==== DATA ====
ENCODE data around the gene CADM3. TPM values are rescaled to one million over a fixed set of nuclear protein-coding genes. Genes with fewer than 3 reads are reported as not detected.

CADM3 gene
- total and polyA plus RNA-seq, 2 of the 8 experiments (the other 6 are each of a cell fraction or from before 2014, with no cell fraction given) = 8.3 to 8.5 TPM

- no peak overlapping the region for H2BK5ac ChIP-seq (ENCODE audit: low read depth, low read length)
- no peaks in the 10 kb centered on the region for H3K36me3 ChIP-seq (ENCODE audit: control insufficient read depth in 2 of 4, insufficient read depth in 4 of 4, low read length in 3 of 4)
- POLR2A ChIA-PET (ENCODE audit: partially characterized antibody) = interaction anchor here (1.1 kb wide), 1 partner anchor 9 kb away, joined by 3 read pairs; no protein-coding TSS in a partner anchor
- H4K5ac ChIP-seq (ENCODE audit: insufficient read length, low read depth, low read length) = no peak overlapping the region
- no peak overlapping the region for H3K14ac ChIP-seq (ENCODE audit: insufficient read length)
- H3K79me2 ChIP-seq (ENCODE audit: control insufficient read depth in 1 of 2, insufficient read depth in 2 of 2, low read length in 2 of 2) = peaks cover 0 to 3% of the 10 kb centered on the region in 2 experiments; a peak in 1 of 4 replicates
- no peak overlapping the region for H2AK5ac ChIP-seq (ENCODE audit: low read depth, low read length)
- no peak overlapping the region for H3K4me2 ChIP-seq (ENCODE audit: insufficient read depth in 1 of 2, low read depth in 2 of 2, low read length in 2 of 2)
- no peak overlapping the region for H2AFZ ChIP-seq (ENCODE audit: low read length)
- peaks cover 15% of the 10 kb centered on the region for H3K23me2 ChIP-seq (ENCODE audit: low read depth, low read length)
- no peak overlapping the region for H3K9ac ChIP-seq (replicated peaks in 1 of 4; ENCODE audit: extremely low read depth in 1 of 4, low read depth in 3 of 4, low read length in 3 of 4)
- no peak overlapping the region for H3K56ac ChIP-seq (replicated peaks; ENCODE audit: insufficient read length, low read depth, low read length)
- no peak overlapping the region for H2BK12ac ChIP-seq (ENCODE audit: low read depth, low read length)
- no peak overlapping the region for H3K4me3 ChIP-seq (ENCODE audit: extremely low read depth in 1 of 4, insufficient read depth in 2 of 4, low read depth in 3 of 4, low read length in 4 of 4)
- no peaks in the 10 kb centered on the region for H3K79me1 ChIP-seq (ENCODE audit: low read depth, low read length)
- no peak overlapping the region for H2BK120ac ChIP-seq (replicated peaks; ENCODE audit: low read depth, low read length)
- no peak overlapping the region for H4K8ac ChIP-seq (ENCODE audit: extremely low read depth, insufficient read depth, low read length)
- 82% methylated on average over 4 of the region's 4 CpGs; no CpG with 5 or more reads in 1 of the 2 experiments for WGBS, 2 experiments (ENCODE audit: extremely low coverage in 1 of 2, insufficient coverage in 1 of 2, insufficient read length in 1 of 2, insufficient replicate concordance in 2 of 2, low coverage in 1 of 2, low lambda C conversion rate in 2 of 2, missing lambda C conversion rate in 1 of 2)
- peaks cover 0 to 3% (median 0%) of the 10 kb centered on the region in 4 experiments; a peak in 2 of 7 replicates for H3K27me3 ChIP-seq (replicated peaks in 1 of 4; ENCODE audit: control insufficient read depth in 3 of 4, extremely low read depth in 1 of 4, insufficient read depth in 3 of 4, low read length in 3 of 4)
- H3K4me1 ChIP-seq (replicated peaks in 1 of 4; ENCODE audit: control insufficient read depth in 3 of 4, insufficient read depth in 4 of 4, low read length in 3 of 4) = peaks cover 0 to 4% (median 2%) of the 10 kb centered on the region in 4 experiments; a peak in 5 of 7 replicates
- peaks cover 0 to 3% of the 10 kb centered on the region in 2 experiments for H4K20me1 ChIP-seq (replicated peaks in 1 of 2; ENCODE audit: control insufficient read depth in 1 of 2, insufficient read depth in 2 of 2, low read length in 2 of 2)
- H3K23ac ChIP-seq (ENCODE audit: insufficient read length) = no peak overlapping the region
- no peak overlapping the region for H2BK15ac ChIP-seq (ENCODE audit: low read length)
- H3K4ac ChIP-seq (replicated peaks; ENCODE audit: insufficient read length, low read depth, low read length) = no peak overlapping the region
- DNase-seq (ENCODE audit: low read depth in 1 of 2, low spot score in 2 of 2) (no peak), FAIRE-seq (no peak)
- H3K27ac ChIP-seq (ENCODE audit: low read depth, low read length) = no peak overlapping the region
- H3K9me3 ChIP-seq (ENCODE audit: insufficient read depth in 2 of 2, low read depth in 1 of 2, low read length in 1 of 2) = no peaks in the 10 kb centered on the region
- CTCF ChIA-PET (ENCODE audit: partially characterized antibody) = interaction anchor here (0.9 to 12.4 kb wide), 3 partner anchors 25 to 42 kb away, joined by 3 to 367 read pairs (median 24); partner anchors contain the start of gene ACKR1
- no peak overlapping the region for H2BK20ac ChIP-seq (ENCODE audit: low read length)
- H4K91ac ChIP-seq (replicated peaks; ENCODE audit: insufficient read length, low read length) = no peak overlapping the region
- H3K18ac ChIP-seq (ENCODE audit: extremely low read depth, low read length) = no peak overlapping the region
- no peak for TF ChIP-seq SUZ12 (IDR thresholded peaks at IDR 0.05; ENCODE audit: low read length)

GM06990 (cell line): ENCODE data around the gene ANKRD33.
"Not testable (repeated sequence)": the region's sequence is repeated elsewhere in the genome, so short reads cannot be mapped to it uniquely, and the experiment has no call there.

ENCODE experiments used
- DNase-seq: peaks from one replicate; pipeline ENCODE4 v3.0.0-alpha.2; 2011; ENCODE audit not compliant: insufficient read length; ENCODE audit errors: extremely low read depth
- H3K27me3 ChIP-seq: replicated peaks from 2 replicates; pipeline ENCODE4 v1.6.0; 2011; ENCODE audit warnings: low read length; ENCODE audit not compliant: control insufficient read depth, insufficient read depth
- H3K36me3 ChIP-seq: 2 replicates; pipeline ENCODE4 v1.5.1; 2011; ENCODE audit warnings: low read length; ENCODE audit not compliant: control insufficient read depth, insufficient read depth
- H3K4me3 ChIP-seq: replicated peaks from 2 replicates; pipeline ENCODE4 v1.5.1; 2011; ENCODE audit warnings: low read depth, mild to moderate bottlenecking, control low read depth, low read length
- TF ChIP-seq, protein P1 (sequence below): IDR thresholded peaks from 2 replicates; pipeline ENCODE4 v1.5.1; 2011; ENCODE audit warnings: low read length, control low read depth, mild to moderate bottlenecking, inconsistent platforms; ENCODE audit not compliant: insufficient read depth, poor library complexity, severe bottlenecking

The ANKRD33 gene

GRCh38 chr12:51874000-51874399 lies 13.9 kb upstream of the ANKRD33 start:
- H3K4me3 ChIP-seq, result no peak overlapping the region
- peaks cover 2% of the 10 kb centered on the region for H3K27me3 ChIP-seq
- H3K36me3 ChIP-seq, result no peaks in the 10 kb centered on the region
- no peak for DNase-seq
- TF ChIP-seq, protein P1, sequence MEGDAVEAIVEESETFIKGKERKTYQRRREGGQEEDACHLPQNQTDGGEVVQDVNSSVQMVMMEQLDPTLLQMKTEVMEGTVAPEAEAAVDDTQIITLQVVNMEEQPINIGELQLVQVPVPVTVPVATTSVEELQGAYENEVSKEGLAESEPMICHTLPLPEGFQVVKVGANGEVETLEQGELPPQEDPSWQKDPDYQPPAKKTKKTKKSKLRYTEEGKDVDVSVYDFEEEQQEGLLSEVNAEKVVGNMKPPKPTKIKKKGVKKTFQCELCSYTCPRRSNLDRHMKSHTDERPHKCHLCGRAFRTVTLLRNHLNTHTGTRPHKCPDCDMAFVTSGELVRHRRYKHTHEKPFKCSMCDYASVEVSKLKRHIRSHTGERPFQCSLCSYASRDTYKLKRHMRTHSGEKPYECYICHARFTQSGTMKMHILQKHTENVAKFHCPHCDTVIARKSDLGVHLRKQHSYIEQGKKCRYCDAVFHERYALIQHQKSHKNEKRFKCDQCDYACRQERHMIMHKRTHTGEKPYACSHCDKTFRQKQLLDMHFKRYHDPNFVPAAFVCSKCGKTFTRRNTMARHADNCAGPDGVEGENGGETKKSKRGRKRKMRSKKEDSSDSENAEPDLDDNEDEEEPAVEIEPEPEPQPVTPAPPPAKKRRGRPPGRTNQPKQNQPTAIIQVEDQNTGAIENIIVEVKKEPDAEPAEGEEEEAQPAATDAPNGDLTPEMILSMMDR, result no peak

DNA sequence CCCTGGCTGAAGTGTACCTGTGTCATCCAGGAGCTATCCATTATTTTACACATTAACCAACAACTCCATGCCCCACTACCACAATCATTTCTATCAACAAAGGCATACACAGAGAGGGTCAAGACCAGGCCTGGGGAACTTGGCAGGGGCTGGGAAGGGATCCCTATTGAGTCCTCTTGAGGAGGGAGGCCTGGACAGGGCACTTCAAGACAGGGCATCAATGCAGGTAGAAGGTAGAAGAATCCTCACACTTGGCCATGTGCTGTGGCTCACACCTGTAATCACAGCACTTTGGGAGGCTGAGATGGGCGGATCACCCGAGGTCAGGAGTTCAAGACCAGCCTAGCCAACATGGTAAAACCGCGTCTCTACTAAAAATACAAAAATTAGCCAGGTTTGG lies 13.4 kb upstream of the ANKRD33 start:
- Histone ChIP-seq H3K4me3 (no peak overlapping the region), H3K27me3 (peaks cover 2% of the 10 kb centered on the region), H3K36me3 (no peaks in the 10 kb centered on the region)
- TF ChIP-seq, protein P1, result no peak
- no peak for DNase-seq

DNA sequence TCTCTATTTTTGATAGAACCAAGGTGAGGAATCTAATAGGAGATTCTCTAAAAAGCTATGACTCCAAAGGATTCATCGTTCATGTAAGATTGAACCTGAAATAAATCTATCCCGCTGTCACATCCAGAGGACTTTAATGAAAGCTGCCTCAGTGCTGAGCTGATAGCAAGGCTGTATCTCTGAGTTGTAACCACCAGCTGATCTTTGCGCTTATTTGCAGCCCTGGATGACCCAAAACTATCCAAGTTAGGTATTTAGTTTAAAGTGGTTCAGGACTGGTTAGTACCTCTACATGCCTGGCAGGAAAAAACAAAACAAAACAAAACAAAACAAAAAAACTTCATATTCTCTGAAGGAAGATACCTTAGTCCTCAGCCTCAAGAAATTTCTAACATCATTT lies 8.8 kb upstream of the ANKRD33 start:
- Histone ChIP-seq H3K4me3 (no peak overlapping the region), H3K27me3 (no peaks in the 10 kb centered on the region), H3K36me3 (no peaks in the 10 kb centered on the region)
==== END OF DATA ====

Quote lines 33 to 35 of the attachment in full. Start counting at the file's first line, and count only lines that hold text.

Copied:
- H4K91ac ChIP-seq (replicated peaks; ENCODE audit: insufficient read length, low read length) = no peak overlapping the region
- H3K18ac ChIP-seq (ENCODE audit: extremely low read depth, low read length) = no peak overlapping the region
- no peak for TF ChIP-seq SUZ12 (IDR thresholded peaks at IDR 0.05; ENCODE audit: low read length)